And many of her projects have been challenging, including her most recent, Calvary, which is now showing. It stars Brendan Gleeson and was directed by Michael John McDonagh, the same team who brought us The Guard. It's full of men – Kelly Reilly is one of the few women – with very little scope for imaginative costumes. Calvary is mainly about a priest, but it's also about a village full of men with issues – the doctor, the priest, the butcher – so how do you make them look different? "It's a challenge," Eimer says. "It's really about working with the actor, and helping them with their character."

Eimer jokingly adopts a male voice: "Who am I?" then reverts to her own, "I don't know, but try this on," she laughs, adding that, in Calvary, to distinguish the characters, they exaggerated the costumes. "We wouldn't always do that, but, with John Michael's scripts, you know there's a heightened realism to it, so you can bring that into the costumes, and that helps with the characterisation."

As well as working on film, Eimer, who recently completed an MA in NCAD, is now also head of the Costume Design department at the National Film School at the Dun Laoghaire Institute of Art, Design & Technology, where she lectures.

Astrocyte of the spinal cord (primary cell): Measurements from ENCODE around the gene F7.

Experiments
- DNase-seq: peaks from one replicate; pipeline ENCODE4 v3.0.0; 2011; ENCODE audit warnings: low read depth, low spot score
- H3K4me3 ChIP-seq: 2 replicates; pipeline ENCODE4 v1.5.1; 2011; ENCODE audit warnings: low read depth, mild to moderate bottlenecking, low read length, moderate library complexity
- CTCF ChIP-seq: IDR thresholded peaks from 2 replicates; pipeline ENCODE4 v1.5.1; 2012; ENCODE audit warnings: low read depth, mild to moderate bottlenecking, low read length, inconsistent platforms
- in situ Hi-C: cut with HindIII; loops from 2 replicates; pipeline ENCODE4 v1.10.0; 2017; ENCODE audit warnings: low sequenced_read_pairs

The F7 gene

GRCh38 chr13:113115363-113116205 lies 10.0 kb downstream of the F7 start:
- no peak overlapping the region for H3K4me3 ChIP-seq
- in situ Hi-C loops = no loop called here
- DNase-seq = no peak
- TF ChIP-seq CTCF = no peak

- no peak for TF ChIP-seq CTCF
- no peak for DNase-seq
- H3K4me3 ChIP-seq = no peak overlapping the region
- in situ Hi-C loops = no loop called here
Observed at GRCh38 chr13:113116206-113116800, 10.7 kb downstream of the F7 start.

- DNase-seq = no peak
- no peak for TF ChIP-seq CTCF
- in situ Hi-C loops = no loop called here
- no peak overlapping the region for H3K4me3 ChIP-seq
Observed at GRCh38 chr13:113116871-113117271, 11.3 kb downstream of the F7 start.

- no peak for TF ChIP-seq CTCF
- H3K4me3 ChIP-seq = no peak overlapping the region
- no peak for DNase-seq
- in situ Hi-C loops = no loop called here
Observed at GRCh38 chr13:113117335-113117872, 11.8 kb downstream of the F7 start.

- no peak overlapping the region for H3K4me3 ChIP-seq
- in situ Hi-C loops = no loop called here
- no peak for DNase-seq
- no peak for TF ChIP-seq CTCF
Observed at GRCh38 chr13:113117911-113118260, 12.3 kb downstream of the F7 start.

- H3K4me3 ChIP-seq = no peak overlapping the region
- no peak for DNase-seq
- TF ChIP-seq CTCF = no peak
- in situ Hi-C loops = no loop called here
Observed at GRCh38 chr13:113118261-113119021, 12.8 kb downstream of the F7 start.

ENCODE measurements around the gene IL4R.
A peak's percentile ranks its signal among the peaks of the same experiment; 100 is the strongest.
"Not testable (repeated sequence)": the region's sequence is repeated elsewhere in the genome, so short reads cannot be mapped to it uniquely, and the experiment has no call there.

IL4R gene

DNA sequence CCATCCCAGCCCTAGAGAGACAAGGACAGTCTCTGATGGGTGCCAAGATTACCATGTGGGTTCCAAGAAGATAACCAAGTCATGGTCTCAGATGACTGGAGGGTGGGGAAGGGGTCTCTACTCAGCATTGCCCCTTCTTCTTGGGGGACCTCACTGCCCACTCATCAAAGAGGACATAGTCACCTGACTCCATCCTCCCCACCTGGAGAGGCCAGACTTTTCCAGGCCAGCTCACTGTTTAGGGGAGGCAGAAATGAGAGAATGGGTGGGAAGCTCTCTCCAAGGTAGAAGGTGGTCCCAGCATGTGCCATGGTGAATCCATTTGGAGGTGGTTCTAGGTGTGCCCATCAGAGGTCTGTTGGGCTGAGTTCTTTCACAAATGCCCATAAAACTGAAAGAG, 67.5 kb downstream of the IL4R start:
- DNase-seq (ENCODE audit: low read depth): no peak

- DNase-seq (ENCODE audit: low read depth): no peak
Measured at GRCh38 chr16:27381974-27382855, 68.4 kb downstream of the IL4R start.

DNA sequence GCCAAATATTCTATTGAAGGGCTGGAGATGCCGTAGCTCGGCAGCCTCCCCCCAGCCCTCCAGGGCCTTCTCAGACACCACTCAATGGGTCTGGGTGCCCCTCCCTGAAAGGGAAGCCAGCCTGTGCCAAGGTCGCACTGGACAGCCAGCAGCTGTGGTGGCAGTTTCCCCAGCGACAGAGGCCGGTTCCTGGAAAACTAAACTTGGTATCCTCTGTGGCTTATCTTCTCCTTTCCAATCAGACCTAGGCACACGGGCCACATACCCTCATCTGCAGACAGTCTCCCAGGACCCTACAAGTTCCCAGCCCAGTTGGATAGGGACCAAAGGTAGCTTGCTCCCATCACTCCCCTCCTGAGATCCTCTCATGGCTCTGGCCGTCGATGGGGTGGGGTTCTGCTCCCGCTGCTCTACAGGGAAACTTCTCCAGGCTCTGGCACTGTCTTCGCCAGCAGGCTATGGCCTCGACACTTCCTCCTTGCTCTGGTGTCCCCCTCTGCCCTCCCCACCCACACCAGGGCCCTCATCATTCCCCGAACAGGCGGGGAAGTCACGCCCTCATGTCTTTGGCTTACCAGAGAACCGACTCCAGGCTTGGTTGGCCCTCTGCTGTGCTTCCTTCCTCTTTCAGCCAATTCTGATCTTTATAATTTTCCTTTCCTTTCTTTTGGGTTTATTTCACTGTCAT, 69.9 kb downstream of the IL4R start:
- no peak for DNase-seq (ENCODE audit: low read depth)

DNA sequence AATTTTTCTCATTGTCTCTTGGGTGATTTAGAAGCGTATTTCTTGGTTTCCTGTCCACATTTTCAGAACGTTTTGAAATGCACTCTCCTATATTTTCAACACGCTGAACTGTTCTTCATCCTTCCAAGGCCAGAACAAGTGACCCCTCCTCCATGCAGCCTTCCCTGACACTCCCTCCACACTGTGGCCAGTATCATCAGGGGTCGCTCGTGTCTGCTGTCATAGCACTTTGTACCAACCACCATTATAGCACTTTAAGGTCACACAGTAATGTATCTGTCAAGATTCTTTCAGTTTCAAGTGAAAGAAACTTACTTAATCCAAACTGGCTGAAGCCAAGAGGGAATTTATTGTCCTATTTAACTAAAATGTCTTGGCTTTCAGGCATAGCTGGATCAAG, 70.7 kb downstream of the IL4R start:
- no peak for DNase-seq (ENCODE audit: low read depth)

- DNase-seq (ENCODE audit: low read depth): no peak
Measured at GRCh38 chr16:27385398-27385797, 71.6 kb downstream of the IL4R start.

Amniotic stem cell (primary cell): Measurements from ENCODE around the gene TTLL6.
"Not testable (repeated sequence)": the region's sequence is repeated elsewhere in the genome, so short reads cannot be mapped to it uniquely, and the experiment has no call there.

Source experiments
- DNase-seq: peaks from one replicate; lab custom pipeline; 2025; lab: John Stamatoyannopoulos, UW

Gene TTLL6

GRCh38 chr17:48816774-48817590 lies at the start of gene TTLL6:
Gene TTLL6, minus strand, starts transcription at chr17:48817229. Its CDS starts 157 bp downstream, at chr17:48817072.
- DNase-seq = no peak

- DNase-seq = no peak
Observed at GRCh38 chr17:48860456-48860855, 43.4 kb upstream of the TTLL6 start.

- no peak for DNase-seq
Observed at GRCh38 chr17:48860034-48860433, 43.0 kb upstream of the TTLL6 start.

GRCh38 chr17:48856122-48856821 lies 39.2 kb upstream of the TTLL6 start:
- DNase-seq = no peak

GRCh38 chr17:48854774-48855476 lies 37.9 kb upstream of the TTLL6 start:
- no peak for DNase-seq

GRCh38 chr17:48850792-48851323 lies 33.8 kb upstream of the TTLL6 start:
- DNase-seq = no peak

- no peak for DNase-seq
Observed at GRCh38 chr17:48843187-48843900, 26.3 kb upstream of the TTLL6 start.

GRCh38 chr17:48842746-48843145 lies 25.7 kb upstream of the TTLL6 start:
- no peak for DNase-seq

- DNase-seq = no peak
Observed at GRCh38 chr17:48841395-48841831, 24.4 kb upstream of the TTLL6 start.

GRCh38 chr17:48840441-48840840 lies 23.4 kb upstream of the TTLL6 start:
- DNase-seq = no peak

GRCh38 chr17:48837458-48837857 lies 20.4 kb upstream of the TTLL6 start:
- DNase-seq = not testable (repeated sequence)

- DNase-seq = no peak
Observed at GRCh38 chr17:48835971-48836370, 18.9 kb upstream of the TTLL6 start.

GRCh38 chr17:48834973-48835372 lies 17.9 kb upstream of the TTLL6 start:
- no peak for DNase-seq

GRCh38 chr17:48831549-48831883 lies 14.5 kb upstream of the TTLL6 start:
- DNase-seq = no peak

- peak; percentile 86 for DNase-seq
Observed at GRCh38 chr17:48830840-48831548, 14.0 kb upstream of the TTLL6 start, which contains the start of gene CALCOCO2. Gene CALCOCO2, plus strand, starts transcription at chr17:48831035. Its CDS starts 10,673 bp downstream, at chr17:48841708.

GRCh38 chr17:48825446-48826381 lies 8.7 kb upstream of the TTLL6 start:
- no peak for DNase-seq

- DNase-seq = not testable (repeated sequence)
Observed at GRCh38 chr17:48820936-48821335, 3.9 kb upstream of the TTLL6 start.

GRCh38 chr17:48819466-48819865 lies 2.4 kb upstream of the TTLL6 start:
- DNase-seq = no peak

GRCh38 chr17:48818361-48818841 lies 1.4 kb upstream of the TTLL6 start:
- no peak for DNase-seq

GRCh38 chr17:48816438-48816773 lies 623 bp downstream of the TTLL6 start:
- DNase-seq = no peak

She continues to work on films, but is selective – partly because of her college commitments and partly because of her family. She and her husband, Bernard Walsh, have a daughter, Iris, 11, and a son, Emmet, six. She and Bernard met in 1991 and married in 2000.

"He was a friend of my brother. He was in a band at the time," Eimer says. Bernard's now also in the film business – he's a stills photographer, currently working on Love/Hate. "He is so supportive," she says. "Whenever a job comes up, he says, 'If you want to do it, that's fine.' But, of course, I want to be at home as well."